You can also alter the visualization by clicking on the various tabs and options in the Object Inspector (which is actually changing the underlying R code). If you wanted to, you could change the R code manually, by going to the Properties tab of the Object Inspector.
You are not limited to the selection of visualizations available in the Ribbon either. If you wanted to, you could create a blank R Output (by going to Ribbon: Insert > R Output) and then write your own code (again pushing Calculate to ensure the visualization is generated).
Plots are simpler visualizations that don't contain the prettiness or the interactivity of those described above. They are created in two ways in Displayr:
- As a by-product of an R Output, or
- Via menus in the Displayr.
In the first instance, you can write some code in an R Output (Ribbon: Insert > R Output) using some R CODE. For example, we can create the R version of the bar plot as shown below (using a variable called Age in the data set). For reasons known only to the legends that wrote R, a barplot produces both a table and a plot (and so both are shown in the example). You can choose to view just one of them by selecting Object Inspector > Properties > OUTPUT > Show as and choosing Plot or Table.
Other packages are available for creating plots, include the popular ggplot2 package:
Traditional R plots are also available via menus in Displayr. These tend to be for standard diagnostic plots which relate to other analyses that you can run in Displayr. For example, if you click on a regression output from within Displayr (such as the one above), and select Ribbon: Insert > More > Regression > Diagnostic > Plot > Influence Index you get the plot shown below.
Which to use when
In the main, you don't need to choose between type (because a particular visualization is only available as either a visualiation, plot or chart). However sometimes, such as creating a bar chart, you need to choose between using Insert > Chart or Insert > Visualization. As a general guide to your selection, you could follow the below:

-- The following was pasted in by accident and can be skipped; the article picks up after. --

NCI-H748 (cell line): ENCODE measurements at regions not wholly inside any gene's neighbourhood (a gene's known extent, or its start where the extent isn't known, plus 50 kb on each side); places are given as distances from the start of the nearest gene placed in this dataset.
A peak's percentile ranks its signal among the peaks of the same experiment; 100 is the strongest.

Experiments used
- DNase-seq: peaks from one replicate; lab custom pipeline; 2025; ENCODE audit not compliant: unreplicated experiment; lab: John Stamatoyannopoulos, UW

- To create something (more) beautiful, use Insert > Visualization.
- Use Insert > Chart when:
- There is a need to show statistical tests on a chart.
- You are in a rush.
- You want to create a special chart type that is not available in Visualizations. In particular:
- Ranking plots
- Grid of bars plots
- Gauge plots
- Mosaic plots
- Word clouds
We are working on making of the above a bit more consistent, so please be patient!
For now, the table below summarizes the key differences:
|VISUAL APPEAL:||The most pretty, interesting and dynamic||Medium pretty
(more diagnostic focus)
|PROGRAMMING:||Made with R
|No R involved||Made with R|
|CREATED BY:||Insert > Visualization
(and configure in the Object Inspector)
Insert > R Object
|Made by turning a table into a chart
Select a table, then either:
Insert > Chart
|Insert > R Object
(and write your own) Switching the output setting for an R object (if available): Object Inspector > Properties > OUTPUT > Show as or Menu selection for specific advanced analysis
(typically a diagnostic plot)
|MODIFICATIONS:||Via settings in Object Inspector (and in the underlying R code if you want)||Via settings in Object Inspector (menus only, no R code)||Only within the code|
|INTERACTIVITY:||Usually interactive||Typically not interactive
(some exceptions such as a the ranking plot and word cloud)
|Not interactive (they act like a static picture)|
|KEY BENEFITS:||Looks awesome with cool interactivity
Good for lots of data points
|Significance indicators (statistical testing)
Some special charts suited to market research/survey data (e.g. word cloud, ranking plot)
Suited to diagnostics
A note on Htmlwidgets
You also see htmlwidgets as outputs for many analyses. For example, for most advanced analyses display an htmlwidget as an output. The table below is an htmlwidget from a Regression analysis (Ribbon: Insert > Regression (Analysis)).